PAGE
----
An “attractive alternative” for AFib patients
The “Watchman” device works like a small umbrella and is about the size of a quarter. Doctors insert it in the heart to keep blood clots from forming and entering the rest of the body, causing strokes.
It was approved by the U.S. Food and Drug Administration in March 2015 for patients who have an arrhythmia known as “atrial fibrillation,”or “AFib,” that is not related to issues with their heart valves.
“I think it will be widespread; I think it’s a very attractive alternative to taking oral anticoagulants,” said Peter Friedman MD, PhD, FACC, FHRS, a Cape Cod Healthcare cardio-electrophysiologist who has so far done two Watchman implants at Cape Cod Hospital (CCH).
“It’s been approved in certain patient groups but not for everybody. That will depend on the results of the newer trials but I think data presented to the FDA from the clinical trials clearly demonstrated the benefits of this device,” he said.
In a normally functioning heart, the sinus node acts as the pacemaker, sending off electrical impulses through the atria (the heart’s upper chambers) into the ventricles (the lower chambers), telling them to contract and pump blood throughout the body. AFib occurs when the electrical impulses fire independently of each other, causing a chaotic heart rhythm, according to Dr. Friedman. That can cause the heart to quiver instead of contract, allowing the blood to pool in nooks and crannies, particularly in a small sack off the left atrium called the left atrial appendage or LAA.
The LAA is where many problems start. It’s small – about a half-inch to 2 inches long – but it’s a common site for blood to collect and form clots, which can travel to the brain and cause a stroke.
“It’s estimated in patients whose AFib is not related to a valve problem, that 90 percent of strokes are related to the LAA,” Dr. Friedman said.
First Cape Patient
David Howes, 76, of East Dennis, knows the condition well. Dr. Friedman treated his AFib with an ablation procedure (inserting a catheter into the heart and using radio waves to destroy the misfiring tissue) a few years ago, but the condition returned and he was again prescribed an anti-coagulant to lower the chance of a stroke.
When the Watchman procedure became available on Cape Cod last year, he was the first patient to receive the implant. Dr. Friedman suggested it and Howes decided to go for it. He had the surgery in June and said he was off blood thinners by the fall.
“When you ask your doc, ‘how many have you done?’ and he says, ‘you’ll be the first,’ you better have some confidence in the guy,” said Howes, a former merchant mariner and charter fishing boat captain, who now runs a mooring service.
“There was no pain, no strain, never felt a thing,” Howes said. He also was reassured when he met the surgical team. “They were a sharp bunch, the whole bunch of them,” he said.
Howes said he was “delighted” to be off the blood thinner medication, and now takes only an aspirin a day and another drug to regulate his heartbeat.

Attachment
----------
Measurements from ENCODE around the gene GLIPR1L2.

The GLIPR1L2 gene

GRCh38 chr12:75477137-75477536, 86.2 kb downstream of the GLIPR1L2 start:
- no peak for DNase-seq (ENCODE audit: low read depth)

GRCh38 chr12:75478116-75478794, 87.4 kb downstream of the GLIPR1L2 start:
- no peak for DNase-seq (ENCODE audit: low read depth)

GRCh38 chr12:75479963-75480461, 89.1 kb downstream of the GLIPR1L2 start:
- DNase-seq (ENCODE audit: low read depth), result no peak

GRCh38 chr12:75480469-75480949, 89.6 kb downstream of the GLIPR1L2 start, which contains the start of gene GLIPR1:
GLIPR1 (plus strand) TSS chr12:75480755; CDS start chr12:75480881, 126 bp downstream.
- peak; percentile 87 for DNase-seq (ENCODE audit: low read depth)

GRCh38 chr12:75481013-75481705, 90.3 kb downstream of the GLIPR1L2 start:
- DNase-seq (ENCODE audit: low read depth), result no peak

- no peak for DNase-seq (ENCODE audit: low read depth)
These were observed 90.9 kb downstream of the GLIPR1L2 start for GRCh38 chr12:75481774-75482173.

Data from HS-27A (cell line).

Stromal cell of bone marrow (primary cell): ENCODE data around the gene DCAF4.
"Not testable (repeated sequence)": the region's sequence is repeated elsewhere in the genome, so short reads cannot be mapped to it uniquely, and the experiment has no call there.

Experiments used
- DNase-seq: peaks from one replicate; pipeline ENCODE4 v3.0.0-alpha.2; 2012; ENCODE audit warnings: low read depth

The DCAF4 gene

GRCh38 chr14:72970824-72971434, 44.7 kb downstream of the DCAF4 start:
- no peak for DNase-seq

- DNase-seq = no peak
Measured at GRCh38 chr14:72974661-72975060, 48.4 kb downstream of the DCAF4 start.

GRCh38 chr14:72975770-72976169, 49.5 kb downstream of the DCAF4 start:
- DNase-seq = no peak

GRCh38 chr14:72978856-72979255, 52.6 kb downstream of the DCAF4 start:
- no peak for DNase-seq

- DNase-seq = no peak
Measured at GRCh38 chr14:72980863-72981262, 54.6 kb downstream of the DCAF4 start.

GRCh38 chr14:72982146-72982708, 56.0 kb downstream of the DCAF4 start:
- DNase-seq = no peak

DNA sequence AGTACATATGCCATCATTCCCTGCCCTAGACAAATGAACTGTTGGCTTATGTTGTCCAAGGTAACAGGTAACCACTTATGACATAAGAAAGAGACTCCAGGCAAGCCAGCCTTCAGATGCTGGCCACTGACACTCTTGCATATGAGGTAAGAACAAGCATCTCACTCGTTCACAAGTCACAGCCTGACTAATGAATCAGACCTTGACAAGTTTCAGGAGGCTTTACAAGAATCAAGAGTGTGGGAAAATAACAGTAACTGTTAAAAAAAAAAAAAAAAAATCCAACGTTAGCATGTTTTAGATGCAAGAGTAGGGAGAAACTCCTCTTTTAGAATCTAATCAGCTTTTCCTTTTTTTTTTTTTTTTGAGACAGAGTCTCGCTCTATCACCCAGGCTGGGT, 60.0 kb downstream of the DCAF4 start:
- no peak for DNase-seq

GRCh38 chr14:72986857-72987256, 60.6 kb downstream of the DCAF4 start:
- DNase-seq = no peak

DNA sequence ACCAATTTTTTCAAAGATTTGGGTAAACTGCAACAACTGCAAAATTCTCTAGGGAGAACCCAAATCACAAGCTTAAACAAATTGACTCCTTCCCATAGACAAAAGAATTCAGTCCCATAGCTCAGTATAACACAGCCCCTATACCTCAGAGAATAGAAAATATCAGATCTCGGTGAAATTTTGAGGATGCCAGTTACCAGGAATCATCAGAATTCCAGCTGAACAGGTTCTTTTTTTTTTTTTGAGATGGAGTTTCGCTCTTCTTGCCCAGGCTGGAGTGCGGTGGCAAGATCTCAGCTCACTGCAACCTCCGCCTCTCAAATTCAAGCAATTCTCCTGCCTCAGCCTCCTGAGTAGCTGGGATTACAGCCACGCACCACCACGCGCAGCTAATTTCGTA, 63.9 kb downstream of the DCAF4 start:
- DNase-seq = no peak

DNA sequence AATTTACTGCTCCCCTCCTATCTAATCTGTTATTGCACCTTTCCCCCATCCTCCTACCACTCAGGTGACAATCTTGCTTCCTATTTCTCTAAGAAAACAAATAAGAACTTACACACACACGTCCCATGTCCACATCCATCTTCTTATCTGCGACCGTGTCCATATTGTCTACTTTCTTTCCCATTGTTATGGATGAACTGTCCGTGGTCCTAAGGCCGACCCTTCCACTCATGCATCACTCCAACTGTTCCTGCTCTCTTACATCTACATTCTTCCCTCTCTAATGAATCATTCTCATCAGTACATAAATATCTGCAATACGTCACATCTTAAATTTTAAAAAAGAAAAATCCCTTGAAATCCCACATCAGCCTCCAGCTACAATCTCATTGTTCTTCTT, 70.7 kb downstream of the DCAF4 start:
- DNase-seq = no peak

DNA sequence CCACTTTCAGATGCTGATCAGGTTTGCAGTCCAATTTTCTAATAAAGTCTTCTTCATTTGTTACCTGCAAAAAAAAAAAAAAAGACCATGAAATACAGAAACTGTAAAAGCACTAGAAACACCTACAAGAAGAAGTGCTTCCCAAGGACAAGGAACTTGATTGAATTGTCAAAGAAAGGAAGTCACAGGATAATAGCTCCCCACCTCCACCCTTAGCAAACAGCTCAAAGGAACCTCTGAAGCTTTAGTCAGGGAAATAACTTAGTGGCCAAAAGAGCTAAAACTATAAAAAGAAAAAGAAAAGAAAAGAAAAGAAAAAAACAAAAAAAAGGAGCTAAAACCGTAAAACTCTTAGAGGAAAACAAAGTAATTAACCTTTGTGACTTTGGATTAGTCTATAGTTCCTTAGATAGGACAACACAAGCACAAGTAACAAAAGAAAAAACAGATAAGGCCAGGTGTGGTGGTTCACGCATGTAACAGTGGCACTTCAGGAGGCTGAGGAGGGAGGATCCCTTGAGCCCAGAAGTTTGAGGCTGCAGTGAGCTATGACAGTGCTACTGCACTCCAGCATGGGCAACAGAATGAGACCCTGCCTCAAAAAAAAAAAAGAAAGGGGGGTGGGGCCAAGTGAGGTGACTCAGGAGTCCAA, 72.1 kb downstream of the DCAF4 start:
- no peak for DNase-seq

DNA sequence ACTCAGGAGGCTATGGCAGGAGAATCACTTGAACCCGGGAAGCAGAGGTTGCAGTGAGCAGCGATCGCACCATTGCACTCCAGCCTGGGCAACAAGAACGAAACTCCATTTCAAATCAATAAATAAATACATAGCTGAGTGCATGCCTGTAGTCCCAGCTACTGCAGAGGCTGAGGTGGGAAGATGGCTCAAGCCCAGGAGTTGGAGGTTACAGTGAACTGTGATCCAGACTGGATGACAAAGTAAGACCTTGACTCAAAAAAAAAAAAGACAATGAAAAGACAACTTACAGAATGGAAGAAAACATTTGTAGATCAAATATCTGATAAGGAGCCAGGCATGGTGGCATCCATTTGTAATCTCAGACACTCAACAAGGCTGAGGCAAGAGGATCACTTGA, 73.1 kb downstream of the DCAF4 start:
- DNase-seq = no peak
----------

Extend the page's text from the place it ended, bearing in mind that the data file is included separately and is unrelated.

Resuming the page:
A Unique Solution
Until now, the most common solution for patients with AFib was to take blood anti-coagulants, like warfarin (the generic name of Coumadin). Ablation was another option. But patients undergoing ablation may still require anti-coagulant medications, which have their own issues such as bruising, nosebleeds, gastrointestinal bleeds and even stroke if incorrectly dosed. They can also be expensive or require blood tests that may not always be reimbursable by insurance, according to Dr. Friedman.
Instead, the Watchman implant seals off the atria from the LAA so blood can’t pool in the pouch. The process usually takes less than an hour under general anesthesia, Dr. Friedman said. Working with a team that includes CCH interventional cardiologist Richard Zelman, MD, FACC and a cardiac anesthesiologist, Dr. Friedman uses a catheter to travel through an incision in the upper leg, through the vascular system, into the left atrium.
The Watchman is then detached from the tip of the catheter and opens like an umbrella, creating a dam to block blood from passing into the LAA. Eventually, heart tissue grows over the device, permanently sealing off the LAA, according to a video on the Watchman website.
Patients usually stay in the hospital for 24 hours, Dr. Friedman said. If all goes well, they may be off blood thinners in as early as 45 days, he said.
The Watchman has been available in Europe since about 2005. It was approved here in the U.S. after the FDA found it to be “non-inferior” to warfarin in preventing stroke, systemic embolism or cardiovascular death. A survey of Watchman implants reported in the Journal of American College of Cardiology this year, found that of the 3,822 completed in the United States following FDA approval, 3,653 were successful – or 95.6 percent.
The survey found that complication risks in the first year of widespread use were even lower than the rates reported in clinical trials of the Watchman, even though it was a new device to many physicians.
While the Watchman offers some patients an alternative to blood thinners, it is not the first-line treatment for everyone, Dr. Friedman said.
“Right now, it’s reserved for patients who need an anti-coagulant but have a compelling reason why oral anticoagulants are not a good idea.”
Also, Medicare has specific guidelines for patients to be eligible for Watchman procedures and there is not universal coverage yet by private insurance, he said.